Daniel Bill is a developer from Frankfurt, Germany, working on a game called Demiurgos: Path of the Leviathan. It’s an intense, highly-charged, alternate history role-playing game set in a future on the brink of collapse.
The game centers around the rising political tensions between totalitarian regimes, pluralist uprisings, socialist establishments and imperial warlords, clashing in an alternate take on a world where Persia is a superpower, the Third Reich is bent on world domination, and Greece is a trade capital trapped between great thinkers and great mad men.
Players take on the role of a Achos Polikron, a commissioner in Politeia, and an ardent upholder of the law and the virtues of Sparta.
You get a small glimpse of the game world and some of the semi-historical underpinnings that create the infrastructure for Demiurgos‘ story.
It’s hard, of course, to get a grasp on what the game is about based on that two minute trailer, alone, but thankfully the Kickstarter page rolls out tons of details on the game, along with some hints about the gameplay and combat.
Like most other traditional RPGs, there will be turn-based combat, featuring a lot of alt-history weaponry, mostly influenced by Tesla. The grid-based system will make X-Com and Final Fantasy Tactics fans feel right at home.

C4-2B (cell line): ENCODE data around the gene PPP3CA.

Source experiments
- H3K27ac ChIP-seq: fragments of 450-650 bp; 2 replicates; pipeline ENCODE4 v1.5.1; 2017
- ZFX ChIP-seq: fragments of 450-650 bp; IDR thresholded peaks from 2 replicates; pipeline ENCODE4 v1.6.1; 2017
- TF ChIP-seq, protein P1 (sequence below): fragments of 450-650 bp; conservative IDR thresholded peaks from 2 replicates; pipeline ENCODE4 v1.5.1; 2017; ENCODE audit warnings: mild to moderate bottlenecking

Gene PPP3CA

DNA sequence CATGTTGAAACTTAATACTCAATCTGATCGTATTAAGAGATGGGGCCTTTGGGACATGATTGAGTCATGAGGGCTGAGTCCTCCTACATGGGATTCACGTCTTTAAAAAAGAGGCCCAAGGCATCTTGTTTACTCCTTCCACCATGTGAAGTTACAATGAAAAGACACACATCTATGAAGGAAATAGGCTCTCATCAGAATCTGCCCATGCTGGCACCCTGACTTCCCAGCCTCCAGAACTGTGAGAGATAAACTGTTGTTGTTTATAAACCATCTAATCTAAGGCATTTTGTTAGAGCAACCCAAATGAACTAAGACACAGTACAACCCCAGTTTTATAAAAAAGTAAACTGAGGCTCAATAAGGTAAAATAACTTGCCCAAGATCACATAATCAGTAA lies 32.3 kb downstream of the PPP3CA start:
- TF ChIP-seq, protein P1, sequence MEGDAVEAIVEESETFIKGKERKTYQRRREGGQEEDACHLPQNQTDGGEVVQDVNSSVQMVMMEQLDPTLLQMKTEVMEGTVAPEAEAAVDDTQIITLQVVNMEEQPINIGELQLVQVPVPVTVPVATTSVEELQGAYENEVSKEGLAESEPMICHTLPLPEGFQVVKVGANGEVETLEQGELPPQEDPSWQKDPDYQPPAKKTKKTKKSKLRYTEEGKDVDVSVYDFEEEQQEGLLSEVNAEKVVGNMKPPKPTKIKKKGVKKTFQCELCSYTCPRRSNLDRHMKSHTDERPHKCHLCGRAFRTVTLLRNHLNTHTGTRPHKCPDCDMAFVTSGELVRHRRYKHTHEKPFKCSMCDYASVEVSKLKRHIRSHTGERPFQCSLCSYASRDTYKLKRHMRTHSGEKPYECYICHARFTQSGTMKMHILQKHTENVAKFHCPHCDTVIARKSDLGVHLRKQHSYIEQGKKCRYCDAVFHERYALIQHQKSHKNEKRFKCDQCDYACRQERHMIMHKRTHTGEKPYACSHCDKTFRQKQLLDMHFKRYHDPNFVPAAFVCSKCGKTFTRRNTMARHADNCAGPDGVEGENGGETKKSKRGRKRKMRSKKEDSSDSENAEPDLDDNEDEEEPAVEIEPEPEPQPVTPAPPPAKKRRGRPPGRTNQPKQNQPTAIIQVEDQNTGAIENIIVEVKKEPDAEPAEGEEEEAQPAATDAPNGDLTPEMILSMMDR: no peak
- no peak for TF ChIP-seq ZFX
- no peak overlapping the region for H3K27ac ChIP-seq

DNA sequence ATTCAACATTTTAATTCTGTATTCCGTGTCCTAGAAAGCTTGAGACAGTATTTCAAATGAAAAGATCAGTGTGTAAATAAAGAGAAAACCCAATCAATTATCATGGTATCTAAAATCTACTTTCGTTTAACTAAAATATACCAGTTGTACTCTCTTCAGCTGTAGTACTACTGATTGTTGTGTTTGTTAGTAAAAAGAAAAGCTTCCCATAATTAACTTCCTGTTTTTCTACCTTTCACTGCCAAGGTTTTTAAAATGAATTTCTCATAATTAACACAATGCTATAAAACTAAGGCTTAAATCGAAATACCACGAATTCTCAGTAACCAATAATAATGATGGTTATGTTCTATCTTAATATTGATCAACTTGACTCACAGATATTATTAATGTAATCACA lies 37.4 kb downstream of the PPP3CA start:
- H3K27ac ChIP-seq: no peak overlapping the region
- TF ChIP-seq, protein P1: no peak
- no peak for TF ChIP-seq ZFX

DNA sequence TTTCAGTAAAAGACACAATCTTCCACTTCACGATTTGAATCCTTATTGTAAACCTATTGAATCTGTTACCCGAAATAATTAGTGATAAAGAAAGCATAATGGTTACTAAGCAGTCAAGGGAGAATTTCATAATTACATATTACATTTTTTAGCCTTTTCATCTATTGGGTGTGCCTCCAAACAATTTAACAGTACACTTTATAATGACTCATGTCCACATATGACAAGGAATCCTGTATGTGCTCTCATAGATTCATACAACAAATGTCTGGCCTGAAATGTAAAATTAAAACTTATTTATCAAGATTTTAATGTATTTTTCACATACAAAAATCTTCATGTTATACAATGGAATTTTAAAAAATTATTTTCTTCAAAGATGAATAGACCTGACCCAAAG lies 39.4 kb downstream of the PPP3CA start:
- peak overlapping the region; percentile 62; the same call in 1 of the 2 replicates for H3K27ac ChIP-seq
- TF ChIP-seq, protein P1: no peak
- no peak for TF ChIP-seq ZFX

Combat will be influenced by your surroundings, by your equipment and by your position on the battlefield, ensuring that different battles will play out based on a variety of variables.
There’s also a 21 minute preview video showcasing more of the game’s muted art-style, Soviet-inspired architecture. You can check it out below.
You can talk to the NPCs in the area, talk to them, give them items or investigate them.
The game also heavily centers around the political compass that moves and mutates based on the decisions that players make throughout the game. Your decisions and the way you interact with certain characters will determine whether you end up with nine different varying outcomes and three distinctly different endings.
There’s a functionally utilitarian design to the city and environments, but the lights and atmosphere are contrasted with neon lights and glowing billboards.
It does seem a little odd, though, that the Hellenic culture has such a perfunctory aesthetic, especially when one would have expected something a bit more geometrically pleasing; a sort of excess in bourgeois design.
Nevertheless, the game still has some neat features under the hood, such as physics-based puzzle solving, dynamic lighting, and interactive environments.
The game’s seedy, pulp-detective look and industrial themed cityscapes gives it its own identity among the flood of other medieval-fantasy RPGs out there, so if you’re interested in a game that takes real history and applies it to an alternate-history utilizing real life political philosophies and social structures , you might want to keep an eye on Demiurgos.
The game is currently seeking funds over on Kickstarter, with a goal of just $9,503. They’re already at $3,864. However, they only have three days to go.
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